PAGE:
Do you feel like Christmas is a matter of survival, rather than the celebration it’s meant to be?
I dunno about you guys - but I struggle. I start feeling anxious in early December and for a month it feels like I have a double-layered-slightly-pained-grin permanently plastered to my face to ensure I say/do the right things while all the hype goes on ... when actually, I am whispering ‘get me out of here’ under my breath.
This is for so many reasons, not the least of which is that my own near-death from alcoholism (you can read about that here) went down in Silly Season. To be clear, I don't blame Silly Season. I blame the fact I was in raging denial about the fact I was a raging alcoholic and hadn't yet gotten serious about myself or my recovery.
But the fact remains, Silly Season is a really scary time for those cutting back on grog or in their own fight to overcome addiction in permanent isolation in a landscape that is socially bound together with booze at just about every single gathering.
So as usual I will just go ahead and say it like it is, as usual, for no reason other than to open up and hopefully facilitate a potentially difficult yarn for others to have with their loved ones and, God willing, prevent someone else's horror story unfolding. Because remember - we are here to catch people before they fall. That is our primary purpose.
Sorry to sound predictable now, but guess what, poppets? The key to surviving Silly Season doesn't lie within tips and tricks and fancy side-steps. It is simply about being honest and being prepared.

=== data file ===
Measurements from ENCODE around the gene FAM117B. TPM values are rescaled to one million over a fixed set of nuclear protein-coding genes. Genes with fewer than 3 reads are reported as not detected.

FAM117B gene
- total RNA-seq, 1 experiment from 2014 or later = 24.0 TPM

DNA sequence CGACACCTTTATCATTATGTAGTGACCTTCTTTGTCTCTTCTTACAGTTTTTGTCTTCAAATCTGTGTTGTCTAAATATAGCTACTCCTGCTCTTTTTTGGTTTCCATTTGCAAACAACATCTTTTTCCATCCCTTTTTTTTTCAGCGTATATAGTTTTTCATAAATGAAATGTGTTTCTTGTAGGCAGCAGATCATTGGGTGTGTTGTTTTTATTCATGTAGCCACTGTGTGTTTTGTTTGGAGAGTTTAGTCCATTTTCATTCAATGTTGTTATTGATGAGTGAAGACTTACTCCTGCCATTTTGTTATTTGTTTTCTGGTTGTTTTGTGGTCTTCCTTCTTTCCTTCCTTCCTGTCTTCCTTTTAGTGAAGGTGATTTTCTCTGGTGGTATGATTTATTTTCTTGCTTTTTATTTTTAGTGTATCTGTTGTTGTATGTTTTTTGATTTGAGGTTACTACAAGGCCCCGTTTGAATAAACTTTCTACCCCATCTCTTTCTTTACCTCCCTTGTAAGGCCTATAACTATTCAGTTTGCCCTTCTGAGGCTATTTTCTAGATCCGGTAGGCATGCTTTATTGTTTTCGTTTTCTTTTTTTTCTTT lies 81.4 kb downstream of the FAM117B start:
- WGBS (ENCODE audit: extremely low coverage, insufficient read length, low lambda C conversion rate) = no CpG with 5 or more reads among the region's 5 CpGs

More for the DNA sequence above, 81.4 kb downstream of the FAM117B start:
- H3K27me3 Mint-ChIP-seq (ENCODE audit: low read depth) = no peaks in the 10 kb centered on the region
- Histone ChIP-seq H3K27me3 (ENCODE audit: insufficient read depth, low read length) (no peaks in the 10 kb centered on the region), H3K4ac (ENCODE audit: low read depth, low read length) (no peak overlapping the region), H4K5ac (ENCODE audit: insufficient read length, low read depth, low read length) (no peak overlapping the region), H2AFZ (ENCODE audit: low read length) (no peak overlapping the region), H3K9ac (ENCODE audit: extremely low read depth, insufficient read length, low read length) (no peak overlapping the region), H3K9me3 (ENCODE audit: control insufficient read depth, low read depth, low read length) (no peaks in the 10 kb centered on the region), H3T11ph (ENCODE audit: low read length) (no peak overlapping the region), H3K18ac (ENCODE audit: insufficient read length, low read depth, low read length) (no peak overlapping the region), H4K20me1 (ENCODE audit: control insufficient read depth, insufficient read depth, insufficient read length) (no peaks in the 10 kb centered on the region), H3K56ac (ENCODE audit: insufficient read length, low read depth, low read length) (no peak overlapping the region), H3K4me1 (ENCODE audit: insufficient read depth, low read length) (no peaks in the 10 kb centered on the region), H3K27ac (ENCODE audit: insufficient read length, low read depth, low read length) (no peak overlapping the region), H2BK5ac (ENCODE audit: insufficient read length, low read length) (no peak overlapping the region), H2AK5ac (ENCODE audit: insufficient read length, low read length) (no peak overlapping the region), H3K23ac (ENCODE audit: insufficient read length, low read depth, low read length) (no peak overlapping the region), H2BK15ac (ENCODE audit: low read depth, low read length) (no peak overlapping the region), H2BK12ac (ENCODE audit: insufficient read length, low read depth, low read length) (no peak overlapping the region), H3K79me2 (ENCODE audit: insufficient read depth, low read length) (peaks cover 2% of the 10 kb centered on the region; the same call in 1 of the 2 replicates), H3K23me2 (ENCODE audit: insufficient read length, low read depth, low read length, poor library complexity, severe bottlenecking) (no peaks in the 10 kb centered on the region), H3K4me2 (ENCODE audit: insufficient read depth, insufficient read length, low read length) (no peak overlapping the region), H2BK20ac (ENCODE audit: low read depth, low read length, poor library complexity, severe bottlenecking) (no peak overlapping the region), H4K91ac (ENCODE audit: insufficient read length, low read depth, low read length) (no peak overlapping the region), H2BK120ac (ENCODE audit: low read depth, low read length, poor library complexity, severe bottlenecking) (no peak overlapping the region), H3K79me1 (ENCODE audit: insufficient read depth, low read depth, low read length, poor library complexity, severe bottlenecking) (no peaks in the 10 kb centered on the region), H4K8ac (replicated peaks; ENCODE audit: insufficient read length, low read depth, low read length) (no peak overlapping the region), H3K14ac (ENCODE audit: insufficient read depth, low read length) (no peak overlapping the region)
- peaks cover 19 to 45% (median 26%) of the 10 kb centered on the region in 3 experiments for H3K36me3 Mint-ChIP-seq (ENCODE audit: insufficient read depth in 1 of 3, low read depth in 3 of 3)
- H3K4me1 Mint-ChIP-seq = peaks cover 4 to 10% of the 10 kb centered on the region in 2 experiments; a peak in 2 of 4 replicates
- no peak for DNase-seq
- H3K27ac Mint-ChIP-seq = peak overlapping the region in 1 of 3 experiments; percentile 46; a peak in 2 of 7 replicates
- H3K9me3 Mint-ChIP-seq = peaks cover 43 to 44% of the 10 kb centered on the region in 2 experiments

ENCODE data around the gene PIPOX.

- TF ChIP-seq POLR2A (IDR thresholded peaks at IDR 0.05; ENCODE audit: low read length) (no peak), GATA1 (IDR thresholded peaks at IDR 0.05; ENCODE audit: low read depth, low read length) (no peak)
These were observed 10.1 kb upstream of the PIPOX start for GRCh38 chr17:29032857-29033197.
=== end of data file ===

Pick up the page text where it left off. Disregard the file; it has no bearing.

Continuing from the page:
While I am thankfully, blessedly, entirely free from the desire to drink (headed for six years and gratefully counting) - I am HYPER aware that for those who are still in the clutches of active addiction, it’s truly a challenging and deadly time of year for so, so many reasons.
So, while we are still eight weeks out - let’s discuss some survival plans and tips, and do what we can, collectively, to make sure we are OK.
HOW TO PREPARE FOR A SOBER SILLY SEASON. SERIOUSLY.
First and foremost: PLAN. I mean seriously, seriously plan. If you’ve been fluffing around the edges with your self-talk around your own sobriety, and you know you've got to knuckle down and buckle down - NOW is the time to get very serious. Like SAS seriously-serious. Because remember failing to plan is planning to fail. So get yourself a relapse prevention strategy in place if you’re working through early sobriety. Get a recovery programme in place. What that looks like is for you to work out. Just please don't head into into Silly Season with a ‘’she’ll be ‘right’’ approach as your first and only line of defence. There are SO many other online resources and starting places available - some of those are here.
Get yourself into a supportive online group. Come join our Bush Tribe if you’re rural! It’s free and it’s filled with hundreds of rural men and women who get it.
Work through strategies now for Silly Season with your family, friends, and loved ones as well as with yourself. Be HONEST with them. Be honest with YOURSELF.
If in doubt: DON’T. Just don’t. Say no to the office Christmas party or the NYE celebration or the back-yard booze-ups if you’re in early fragile sobriety - or - tell your mates the truth that you’re going sober. Just ask for their support - and if they're your mates, they'll gladly give it.
Be sure you’ve got an independent early exit plan and if in doubt, DON’T. Christmas will come and go, but your sobriety might not. No party is worth the risk.